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Old 03-08-2012, 10:19 AM   #61
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Even with a mortgage at 4%, which I don't think I could have gotten, if I funded it with an online savings account at 1% I am losing, and will be losing until who knows when.
In nomimal value yes, but in real value no: the difference in your example is 3 percentage points, which is less than the CPI inflation rate last year, thus in real value you would have actually come out ahead if you had the mortgage.
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Old 03-08-2012, 10:56 AM   #62
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In nomimal value yes, but in real value no: the difference in your example is 3 percentage points, which is less than the CPI inflation rate last year, thus in real value you would have actually come out ahead if you had the mortgage.
Hey, you guys win. This argument does not appeal to me. In fact, most arguments do not appeal to me! My oldest and closest friend says he sometimes complains to his wife that he can't get me to argue politics or environmentalism with him. It interferes with the ancient Greco-Roman goal of equanimity.

BTW, the more I learn about it, the more I think that the ancients got most things right.

Ha
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Old 03-08-2012, 03:09 PM   #63
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I have not read EVERY post, so sorry if this has been mentioned. In general, I prefer to pay off the mortgage. However, in the county where I live, you lose the mortgage exemption on your property taxes if you pay it off. Whether that's enough to change your decision I don't know...you'd have to do the math.

In my case, I paid it off, then took a HELOC, thus preserving the exemption. The HELOC is to pay for rental property.
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Old 03-08-2012, 04:35 PM   #64
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I have been able to pay off my mortgage for the last ten years but I refuse. After factoring in the interest deduction, it's almost free money. I still have a sizable amount of equity in my house and I am thinking of refinancing and pulling some of it out. I am in the wealth accumulation phase and it just does not make sense for me to have all this money tied up in a house when I have reasonable good alternative investments. I think the trick is to carry a mortgage that you can comfortably afford. I feel a lot better knowing I have access to the cash very easily rather than have it tied up in a house. For me, cash is king. I would rather have it sitting in an investment account where I can see it and pay the off in one lump sum upon retirement, if I want to rather than being mortgage free right now. It might even make sense to continue with a mortgage in retirement as long as it's factored into my retirement plan.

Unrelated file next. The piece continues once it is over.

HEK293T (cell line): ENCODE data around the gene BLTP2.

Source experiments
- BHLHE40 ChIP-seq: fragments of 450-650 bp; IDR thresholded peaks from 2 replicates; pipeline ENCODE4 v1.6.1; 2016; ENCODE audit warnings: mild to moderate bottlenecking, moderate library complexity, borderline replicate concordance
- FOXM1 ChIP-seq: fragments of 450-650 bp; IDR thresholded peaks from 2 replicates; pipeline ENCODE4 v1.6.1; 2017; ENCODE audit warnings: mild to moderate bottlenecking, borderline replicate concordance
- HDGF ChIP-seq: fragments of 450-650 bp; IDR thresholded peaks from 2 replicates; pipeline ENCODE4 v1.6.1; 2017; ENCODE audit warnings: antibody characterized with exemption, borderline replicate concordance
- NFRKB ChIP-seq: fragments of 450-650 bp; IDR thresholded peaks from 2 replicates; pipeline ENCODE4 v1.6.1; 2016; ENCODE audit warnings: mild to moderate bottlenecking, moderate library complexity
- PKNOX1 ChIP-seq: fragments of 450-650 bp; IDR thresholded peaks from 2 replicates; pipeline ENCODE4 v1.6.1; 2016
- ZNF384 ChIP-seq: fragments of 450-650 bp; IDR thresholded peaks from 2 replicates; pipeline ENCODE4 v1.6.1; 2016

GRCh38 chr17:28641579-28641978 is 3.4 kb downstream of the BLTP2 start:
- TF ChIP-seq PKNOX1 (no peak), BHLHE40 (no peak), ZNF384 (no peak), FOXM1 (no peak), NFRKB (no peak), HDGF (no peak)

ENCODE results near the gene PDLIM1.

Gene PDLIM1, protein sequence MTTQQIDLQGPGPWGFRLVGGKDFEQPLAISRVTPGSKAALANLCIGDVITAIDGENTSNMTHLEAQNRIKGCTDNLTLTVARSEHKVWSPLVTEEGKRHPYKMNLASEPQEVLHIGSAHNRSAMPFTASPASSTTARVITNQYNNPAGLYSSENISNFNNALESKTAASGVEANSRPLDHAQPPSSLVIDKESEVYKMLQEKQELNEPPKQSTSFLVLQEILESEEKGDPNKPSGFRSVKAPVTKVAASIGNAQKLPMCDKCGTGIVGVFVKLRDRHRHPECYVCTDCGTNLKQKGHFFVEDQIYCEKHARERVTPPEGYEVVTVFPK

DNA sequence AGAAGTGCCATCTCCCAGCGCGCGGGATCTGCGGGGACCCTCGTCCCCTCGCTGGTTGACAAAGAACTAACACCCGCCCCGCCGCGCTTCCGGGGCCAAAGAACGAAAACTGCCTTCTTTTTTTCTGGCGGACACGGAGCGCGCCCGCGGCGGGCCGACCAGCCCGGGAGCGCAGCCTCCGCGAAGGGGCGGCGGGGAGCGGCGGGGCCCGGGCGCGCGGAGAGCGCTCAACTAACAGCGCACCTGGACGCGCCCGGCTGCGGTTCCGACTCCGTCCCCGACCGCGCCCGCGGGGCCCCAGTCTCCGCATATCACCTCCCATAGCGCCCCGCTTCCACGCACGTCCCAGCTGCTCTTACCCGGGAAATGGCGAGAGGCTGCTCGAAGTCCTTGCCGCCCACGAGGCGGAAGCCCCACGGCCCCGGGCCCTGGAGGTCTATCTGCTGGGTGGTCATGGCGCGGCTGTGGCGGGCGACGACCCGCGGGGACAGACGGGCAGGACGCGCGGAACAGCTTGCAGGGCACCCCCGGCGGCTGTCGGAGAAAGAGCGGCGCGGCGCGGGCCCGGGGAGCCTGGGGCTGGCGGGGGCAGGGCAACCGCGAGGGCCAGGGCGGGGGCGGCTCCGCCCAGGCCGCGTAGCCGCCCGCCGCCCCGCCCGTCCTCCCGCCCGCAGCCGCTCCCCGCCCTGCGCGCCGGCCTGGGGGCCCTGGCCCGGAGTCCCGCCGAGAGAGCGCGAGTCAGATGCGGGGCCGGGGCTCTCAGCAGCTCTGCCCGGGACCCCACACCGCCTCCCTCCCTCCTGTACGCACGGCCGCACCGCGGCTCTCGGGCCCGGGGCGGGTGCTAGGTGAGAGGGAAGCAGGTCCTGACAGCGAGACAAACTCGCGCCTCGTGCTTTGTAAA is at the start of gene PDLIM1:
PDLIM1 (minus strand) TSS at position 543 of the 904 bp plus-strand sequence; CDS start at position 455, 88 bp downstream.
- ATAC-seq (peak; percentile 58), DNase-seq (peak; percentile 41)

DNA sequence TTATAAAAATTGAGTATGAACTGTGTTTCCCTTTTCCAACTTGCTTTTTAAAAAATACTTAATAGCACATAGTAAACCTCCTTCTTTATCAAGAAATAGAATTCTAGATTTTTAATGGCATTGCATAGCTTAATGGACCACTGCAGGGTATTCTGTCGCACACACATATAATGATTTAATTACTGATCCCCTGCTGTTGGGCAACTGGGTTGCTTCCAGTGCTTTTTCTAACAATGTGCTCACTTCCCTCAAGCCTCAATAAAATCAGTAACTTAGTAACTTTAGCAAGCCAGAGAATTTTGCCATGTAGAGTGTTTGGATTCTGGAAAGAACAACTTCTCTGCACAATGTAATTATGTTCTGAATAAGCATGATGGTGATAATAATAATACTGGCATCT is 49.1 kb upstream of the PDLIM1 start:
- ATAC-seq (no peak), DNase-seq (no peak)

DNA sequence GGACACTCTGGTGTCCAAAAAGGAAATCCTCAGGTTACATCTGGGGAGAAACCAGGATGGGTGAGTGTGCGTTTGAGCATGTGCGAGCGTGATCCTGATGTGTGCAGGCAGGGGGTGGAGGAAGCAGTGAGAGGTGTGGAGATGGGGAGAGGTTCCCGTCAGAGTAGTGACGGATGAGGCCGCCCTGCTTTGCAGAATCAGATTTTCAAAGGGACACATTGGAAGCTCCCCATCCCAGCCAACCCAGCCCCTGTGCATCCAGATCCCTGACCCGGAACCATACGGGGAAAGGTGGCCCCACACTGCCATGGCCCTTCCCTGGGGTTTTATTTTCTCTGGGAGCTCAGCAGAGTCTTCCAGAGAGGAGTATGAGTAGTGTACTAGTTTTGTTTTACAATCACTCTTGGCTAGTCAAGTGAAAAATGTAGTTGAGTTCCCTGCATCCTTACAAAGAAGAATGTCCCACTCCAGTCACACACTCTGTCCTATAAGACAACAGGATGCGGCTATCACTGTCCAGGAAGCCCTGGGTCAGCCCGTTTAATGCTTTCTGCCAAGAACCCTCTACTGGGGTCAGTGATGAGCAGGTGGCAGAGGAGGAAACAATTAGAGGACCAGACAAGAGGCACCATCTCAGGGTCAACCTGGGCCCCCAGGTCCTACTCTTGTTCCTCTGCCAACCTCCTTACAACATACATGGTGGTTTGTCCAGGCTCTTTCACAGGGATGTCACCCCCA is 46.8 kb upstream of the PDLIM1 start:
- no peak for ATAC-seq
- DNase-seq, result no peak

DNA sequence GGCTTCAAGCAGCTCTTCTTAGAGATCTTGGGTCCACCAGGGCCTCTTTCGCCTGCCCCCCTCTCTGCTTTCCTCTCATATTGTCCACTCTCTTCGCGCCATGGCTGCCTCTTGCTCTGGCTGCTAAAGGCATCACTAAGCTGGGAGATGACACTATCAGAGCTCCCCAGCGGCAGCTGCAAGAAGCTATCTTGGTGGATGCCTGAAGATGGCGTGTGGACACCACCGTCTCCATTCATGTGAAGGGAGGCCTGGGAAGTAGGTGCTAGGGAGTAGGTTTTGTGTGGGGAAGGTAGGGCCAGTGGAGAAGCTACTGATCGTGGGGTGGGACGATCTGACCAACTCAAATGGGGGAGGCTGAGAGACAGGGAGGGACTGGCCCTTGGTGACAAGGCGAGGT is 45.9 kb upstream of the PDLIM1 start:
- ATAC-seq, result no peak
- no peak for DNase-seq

Then why pay it off when you retire?
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Old 03-08-2012, 05:06 PM   #65
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But I never look at replacing the mortgage with something with 'absolute security', I add it to my overall AA. I'm talking about a mort of maybe 10%-20% of one's portfolio value, and that is not an amount I would be changing my AA over.
I have a technical question.

If you're overall AA has some fixed income component, isn't the cost of your mortgage higher than the yield on your fixed income allocation?

I understand borrowing to buy investments I think will earn more than my cost of borrowing. I don't quite understand why I'd allocate some of that borrowed money to investments that I'm relatively certain will not earn back my cost of funds.
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Old 03-08-2012, 07:55 PM   #66
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Then why pay it off when you retire?